Emotions 2: Fear/Anxiety
Written by listed counsellor/psychotherapist: Tricia Johnson MBACP (Senior Accredited) Counsellor, Supervisor and Trainer
29th September, 2007
As has been said before, emotional reactions are unique to any individual, in the sense that no two people will experience the same event in the same way, and will have differing emotional reactions. Fear and anxiety are a lot more common than we would initially think. It is very rare for us to meet someone who is genuinely without any fear! It could be argued that such a person may be in denial; or may simply be irresponsible or reckless. As with other emotions, there is a sense in which a certain amount of fear can be good, even healthy. A reasonable level of fear prevents children from running out into a busy road, or walking along very high narrow walls! Most people have something that they are fearful of ¡V but most people seem to manage without it ruling or even ruining their lives. They seem to be able to control it. It is when fear or anxiety takes over and prevents us from functioning fully that we start to get concerned and begin to think of getting help.
Fear, in its fullest form, is paralysing. For many, just to step outside their front door is a very scary experience.
Fear comes when we have an uncertain goal; we want something to happen but are uncertain that it will ¡V whether it is an exam, a job interview, an anticipated confrontation or dispute; there is uncertainty about the outcome and we feel anxiety or fear.
There are three levels to fear. Initially there may be the fear of a particular event or situation ¡V such as driving, confrontation, an exam, a person, or simply going out. Underlying that will be a psychological fear ¡V of rejection, failure, being misunderstood, of looking stupid. But underlying that further is the concern that ¡¥I won¡¦t cope¡¦ or ¡¥I might not be able to do it¡¦. Thus in order to work through fear fully, each of these levels need full exploration:
- What is the initial thing that we are fearful of?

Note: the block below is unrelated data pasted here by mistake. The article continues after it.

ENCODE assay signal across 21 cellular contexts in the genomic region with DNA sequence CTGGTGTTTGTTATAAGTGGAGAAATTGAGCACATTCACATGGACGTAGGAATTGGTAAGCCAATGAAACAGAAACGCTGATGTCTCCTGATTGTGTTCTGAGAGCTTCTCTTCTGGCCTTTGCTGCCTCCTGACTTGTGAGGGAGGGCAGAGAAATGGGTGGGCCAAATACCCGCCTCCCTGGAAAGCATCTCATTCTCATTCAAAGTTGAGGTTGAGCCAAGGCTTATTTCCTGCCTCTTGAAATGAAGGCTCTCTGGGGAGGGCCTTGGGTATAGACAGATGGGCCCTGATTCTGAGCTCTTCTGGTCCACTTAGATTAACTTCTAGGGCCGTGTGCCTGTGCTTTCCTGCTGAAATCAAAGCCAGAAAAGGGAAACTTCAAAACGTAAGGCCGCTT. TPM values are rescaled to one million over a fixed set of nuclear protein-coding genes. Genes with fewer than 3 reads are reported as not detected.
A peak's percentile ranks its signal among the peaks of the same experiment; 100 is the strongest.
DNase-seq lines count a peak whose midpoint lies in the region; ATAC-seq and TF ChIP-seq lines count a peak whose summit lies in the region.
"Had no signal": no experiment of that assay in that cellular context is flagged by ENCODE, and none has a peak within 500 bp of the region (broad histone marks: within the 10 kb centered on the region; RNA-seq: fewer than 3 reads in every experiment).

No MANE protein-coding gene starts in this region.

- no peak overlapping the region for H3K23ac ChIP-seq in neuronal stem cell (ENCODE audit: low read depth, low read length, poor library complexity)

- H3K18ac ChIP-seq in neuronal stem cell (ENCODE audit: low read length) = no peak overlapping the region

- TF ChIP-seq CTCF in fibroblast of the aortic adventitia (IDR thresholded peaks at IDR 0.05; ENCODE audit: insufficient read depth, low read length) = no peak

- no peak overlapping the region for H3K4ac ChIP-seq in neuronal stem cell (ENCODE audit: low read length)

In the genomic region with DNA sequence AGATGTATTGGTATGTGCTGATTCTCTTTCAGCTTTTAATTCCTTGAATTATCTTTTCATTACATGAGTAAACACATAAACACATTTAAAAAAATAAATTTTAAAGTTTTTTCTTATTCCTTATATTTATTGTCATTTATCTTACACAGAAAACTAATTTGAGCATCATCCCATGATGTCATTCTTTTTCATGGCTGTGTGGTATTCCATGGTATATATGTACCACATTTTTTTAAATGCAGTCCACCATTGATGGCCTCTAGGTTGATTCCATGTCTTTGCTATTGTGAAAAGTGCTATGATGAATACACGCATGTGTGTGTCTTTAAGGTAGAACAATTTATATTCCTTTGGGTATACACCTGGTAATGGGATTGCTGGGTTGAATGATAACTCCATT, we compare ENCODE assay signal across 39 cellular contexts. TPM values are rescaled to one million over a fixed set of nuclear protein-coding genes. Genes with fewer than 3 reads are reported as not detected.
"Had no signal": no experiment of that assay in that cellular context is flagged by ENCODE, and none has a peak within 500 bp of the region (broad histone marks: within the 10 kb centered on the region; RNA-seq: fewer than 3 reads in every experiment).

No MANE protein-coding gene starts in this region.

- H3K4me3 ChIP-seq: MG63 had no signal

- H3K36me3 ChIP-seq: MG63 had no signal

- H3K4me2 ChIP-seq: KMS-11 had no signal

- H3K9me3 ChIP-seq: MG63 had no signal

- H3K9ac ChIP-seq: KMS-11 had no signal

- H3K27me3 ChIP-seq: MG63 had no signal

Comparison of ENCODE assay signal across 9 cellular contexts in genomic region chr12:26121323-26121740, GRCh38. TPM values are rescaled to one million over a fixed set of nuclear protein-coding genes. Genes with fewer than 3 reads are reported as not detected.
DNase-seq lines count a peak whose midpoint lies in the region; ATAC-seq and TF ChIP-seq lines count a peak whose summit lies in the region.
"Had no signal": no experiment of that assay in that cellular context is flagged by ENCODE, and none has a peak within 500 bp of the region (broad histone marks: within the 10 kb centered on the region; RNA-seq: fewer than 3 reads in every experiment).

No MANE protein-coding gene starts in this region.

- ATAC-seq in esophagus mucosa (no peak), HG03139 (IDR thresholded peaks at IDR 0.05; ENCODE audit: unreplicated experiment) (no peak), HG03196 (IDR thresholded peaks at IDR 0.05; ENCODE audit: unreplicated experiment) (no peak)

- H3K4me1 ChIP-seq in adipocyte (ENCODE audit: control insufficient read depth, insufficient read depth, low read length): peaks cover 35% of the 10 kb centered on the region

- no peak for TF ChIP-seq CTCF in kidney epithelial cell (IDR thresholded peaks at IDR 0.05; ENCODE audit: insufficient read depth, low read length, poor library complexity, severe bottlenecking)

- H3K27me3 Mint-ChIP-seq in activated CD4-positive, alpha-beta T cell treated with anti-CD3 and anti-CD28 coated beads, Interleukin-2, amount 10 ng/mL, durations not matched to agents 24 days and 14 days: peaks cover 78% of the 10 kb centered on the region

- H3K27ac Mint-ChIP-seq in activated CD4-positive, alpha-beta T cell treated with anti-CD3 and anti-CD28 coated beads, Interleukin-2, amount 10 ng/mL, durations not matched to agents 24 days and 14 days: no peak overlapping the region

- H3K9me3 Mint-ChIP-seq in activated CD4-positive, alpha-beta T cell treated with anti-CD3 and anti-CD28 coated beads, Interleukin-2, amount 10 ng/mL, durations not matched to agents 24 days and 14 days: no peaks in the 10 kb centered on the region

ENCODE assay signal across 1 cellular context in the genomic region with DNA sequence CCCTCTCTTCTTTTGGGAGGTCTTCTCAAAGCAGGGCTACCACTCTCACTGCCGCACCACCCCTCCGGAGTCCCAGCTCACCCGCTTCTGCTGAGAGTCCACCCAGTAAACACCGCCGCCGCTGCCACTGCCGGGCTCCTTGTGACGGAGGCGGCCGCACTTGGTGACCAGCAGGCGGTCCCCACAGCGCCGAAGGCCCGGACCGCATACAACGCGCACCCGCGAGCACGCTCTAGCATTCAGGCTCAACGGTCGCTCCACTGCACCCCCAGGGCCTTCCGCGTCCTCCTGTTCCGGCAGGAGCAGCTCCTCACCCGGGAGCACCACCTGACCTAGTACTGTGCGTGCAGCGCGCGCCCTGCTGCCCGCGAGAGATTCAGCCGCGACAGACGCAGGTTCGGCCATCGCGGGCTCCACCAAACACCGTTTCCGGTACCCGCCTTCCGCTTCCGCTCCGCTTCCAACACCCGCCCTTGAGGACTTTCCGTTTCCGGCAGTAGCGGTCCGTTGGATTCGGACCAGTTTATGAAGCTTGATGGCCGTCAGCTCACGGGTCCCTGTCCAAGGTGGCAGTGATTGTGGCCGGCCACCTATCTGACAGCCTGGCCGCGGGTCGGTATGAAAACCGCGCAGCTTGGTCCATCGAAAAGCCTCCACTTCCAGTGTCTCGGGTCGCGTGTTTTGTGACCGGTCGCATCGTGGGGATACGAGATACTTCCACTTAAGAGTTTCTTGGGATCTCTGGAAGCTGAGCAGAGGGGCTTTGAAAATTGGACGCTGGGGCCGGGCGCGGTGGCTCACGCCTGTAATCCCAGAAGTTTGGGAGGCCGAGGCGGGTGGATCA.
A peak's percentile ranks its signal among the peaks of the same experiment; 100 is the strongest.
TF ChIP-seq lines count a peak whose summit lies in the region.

- What does this mean to us on a personal level?
- Where did our assessment that we cannot cope originate, and how realistic is it?
Panic attacks are a very real and traumatic experience of those who suffer acute fear and anxiety. At an extreme they can be very debilitating. Most people find that they need help in understanding what these attacks are about. Through my client work, I have found it very informative to explore the triggers of any panic attack. In seeking to understand these triggers much can be learnt about a client¡¦s self-perception and belief systems. Steps can then be taken to reduce the likelihood of a further panic attack.
I am repeating myself, but it needs saying. The starting place in seeking to work through any emotion has to be a place of acceptance. If we deny what we are feeling, whatever we are feeling will be exaggerated and we may well be experiencing more distress than is necessary.
Having accepted that we are feeling fear or anxiety, we may then decide that we no longer want to continue to accept it and we will take steps to reduce or even eliminate it. Such action may take many forms and will depend very much upon the individual¡¦s circumstances. One way forward may well be to seek help in the form of counselling.
So, fear and more precisely panic attacks when explored fully can help us in our journey of self-awareness and fulfilment. Through such exploration we can become stronger and more resilient.
If you would like to speak with me further about this, may be with a view to working through your own fear or anxiety, please feel free to contact me.
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